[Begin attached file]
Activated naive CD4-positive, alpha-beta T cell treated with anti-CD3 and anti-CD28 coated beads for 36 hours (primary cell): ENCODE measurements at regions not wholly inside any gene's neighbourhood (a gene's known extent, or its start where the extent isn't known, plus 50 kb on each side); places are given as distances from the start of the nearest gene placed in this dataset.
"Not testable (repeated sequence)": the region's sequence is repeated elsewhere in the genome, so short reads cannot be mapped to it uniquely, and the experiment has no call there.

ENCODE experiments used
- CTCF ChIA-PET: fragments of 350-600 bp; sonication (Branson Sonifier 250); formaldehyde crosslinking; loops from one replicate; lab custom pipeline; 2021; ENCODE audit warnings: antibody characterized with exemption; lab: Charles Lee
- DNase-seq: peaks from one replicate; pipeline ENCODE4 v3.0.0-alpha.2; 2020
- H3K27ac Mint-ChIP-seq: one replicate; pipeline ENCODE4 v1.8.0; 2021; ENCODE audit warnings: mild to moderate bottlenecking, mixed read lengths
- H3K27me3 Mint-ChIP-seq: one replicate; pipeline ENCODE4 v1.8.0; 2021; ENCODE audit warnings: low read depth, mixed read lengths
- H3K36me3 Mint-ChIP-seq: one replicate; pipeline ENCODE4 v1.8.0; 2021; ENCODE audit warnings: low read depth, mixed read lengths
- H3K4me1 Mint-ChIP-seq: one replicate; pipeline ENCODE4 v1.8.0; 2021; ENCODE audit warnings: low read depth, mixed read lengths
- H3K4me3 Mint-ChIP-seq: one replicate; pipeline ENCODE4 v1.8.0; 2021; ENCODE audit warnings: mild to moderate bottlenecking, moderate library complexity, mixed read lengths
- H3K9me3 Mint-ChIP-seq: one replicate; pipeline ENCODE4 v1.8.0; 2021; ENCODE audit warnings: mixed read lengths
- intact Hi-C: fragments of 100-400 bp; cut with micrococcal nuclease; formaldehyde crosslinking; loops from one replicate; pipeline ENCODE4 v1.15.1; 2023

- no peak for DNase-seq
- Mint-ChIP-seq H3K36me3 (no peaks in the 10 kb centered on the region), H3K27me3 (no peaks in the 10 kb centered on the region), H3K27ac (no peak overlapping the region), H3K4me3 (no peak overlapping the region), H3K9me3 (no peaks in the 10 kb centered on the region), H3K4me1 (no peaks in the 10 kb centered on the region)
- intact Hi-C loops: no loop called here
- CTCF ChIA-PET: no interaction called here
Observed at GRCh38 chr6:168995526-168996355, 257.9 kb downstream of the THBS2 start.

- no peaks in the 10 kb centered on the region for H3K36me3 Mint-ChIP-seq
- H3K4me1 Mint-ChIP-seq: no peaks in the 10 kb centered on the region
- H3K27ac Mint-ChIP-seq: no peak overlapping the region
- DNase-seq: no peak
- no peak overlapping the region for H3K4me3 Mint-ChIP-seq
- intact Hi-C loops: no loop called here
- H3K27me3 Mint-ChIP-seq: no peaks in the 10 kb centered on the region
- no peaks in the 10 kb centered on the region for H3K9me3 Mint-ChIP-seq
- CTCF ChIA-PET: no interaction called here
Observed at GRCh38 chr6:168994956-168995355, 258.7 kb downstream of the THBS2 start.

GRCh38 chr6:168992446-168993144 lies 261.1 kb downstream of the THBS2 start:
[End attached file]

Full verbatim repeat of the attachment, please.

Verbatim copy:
Activated naive CD4-positive, alpha-beta T cell treated with anti-CD3 and anti-CD28 coated beads for 36 hours (primary cell): ENCODE measurements at regions not wholly inside any gene's neighbourhood (a gene's known extent, or its start where the extent isn't known, plus 50 kb on each side); places are given as distances from the start of the nearest gene placed in this dataset.
"Not testable (repeated sequence)": the region's sequence is repeated elsewhere in the genome, so short reads cannot be mapped to it uniquely, and the experiment has no call there.

ENCODE experiments used
- CTCF ChIA-PET: fragments of 350-600 bp; sonication (Branson Sonifier 250); formaldehyde crosslinking; loops from one replicate; lab custom pipeline; 2021; ENCODE audit warnings: antibody characterized with exemption; lab: Charles Lee
- DNase-seq: peaks from one replicate; pipeline ENCODE4 v3.0.0-alpha.2; 2020
- H3K27ac Mint-ChIP-seq: one replicate; pipeline ENCODE4 v1.8.0; 2021; ENCODE audit warnings: mild to moderate bottlenecking, mixed read lengths
- H3K27me3 Mint-ChIP-seq: one replicate; pipeline ENCODE4 v1.8.0; 2021; ENCODE audit warnings: low read depth, mixed read lengths
- H3K36me3 Mint-ChIP-seq: one replicate; pipeline ENCODE4 v1.8.0; 2021; ENCODE audit warnings: low read depth, mixed read lengths
- H3K4me1 Mint-ChIP-seq: one replicate; pipeline ENCODE4 v1.8.0; 2021; ENCODE audit warnings: low read depth, mixed read lengths
- H3K4me3 Mint-ChIP-seq: one replicate; pipeline ENCODE4 v1.8.0; 2021; ENCODE audit warnings: mild to moderate bottlenecking, moderate library complexity, mixed read lengths
- H3K9me3 Mint-ChIP-seq: one replicate; pipeline ENCODE4 v1.8.0; 2021; ENCODE audit warnings: mixed read lengths
- intact Hi-C: fragments of 100-400 bp; cut with micrococcal nuclease; formaldehyde crosslinking; loops from one replicate; pipeline ENCODE4 v1.15.1; 2023

- no peak for DNase-seq
- Mint-ChIP-seq H3K36me3 (no peaks in the 10 kb centered on the region), H3K27me3 (no peaks in the 10 kb centered on the region), H3K27ac (no peak overlapping the region), H3K4me3 (no peak overlapping the region), H3K9me3 (no peaks in the 10 kb centered on the region), H3K4me1 (no peaks in the 10 kb centered on the region)
- intact Hi-C loops: no loop called here
- CTCF ChIA-PET: no interaction called here
Observed at GRCh38 chr6:168995526-168996355, 257.9 kb downstream of the THBS2 start.

- no peaks in the 10 kb centered on the region for H3K36me3 Mint-ChIP-seq
- H3K4me1 Mint-ChIP-seq: no peaks in the 10 kb centered on the region
- H3K27ac Mint-ChIP-seq: no peak overlapping the region
- DNase-seq: no peak
- no peak overlapping the region for H3K4me3 Mint-ChIP-seq
- intact Hi-C loops: no loop called here
- H3K27me3 Mint-ChIP-seq: no peaks in the 10 kb centered on the region
- no peaks in the 10 kb centered on the region for H3K9me3 Mint-ChIP-seq
- CTCF ChIA-PET: no interaction called here
Observed at GRCh38 chr6:168994956-168995355, 258.7 kb downstream of the THBS2 start.

GRCh38 chr6:168992446-168993144 lies 261.1 kb downstream of the THBS2 start: